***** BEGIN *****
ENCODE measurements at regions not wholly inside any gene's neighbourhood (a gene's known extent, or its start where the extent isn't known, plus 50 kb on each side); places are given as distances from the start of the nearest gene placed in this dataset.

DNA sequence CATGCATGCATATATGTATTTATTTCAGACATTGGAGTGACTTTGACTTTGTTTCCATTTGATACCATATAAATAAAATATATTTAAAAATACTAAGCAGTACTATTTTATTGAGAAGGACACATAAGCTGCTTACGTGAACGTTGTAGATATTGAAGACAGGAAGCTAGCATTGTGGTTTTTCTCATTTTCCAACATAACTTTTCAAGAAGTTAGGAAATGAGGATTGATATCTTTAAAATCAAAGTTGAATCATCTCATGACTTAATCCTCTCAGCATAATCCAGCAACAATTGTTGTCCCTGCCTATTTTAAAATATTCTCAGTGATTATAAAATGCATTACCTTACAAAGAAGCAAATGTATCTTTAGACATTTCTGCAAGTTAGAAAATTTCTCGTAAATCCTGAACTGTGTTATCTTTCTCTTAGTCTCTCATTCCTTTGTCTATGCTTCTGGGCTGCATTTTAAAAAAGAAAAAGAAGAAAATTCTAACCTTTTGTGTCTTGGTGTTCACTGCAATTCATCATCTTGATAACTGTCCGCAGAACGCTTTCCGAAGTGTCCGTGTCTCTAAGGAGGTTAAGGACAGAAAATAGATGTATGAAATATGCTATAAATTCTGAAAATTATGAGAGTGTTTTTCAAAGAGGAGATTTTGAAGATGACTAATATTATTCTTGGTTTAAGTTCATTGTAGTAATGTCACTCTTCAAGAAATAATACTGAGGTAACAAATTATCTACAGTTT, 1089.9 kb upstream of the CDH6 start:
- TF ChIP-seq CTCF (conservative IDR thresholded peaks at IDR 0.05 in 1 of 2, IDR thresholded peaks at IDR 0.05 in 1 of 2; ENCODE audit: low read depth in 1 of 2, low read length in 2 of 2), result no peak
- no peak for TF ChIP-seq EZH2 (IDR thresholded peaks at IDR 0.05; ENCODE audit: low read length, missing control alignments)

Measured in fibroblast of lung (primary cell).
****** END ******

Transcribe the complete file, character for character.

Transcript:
ENCODE measurements at regions not wholly inside any gene's neighbourhood (a gene's known extent, or its start where the extent isn't known, plus 50 kb on each side); places are given as distances from the start of the nearest gene placed in this dataset.

DNA sequence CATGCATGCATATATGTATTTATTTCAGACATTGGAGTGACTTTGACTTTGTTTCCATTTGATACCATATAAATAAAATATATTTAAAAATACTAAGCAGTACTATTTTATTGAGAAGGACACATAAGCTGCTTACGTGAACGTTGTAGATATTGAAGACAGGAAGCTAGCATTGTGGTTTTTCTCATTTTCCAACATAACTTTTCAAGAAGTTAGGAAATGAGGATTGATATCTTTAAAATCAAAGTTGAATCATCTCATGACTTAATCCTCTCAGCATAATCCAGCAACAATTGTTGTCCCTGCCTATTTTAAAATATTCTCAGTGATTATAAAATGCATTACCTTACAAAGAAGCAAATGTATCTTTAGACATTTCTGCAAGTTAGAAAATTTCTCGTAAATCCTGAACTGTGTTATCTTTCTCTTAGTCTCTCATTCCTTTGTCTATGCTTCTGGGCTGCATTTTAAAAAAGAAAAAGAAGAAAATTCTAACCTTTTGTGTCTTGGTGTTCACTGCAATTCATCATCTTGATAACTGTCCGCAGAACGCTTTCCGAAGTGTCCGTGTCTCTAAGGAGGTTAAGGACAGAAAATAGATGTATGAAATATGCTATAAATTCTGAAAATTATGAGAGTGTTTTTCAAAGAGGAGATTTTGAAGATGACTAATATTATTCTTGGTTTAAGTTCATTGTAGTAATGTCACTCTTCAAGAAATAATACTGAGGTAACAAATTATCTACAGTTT, 1089.9 kb upstream of the CDH6 start:
- TF ChIP-seq CTCF (conservative IDR thresholded peaks at IDR 0.05 in 1 of 2, IDR thresholded peaks at IDR 0.05 in 1 of 2; ENCODE audit: low read depth in 1 of 2, low read length in 2 of 2), result no peak
- no peak for TF ChIP-seq EZH2 (IDR thresholded peaks at IDR 0.05; ENCODE audit: low read length, missing control alignments)

Measured in fibroblast of lung (primary cell).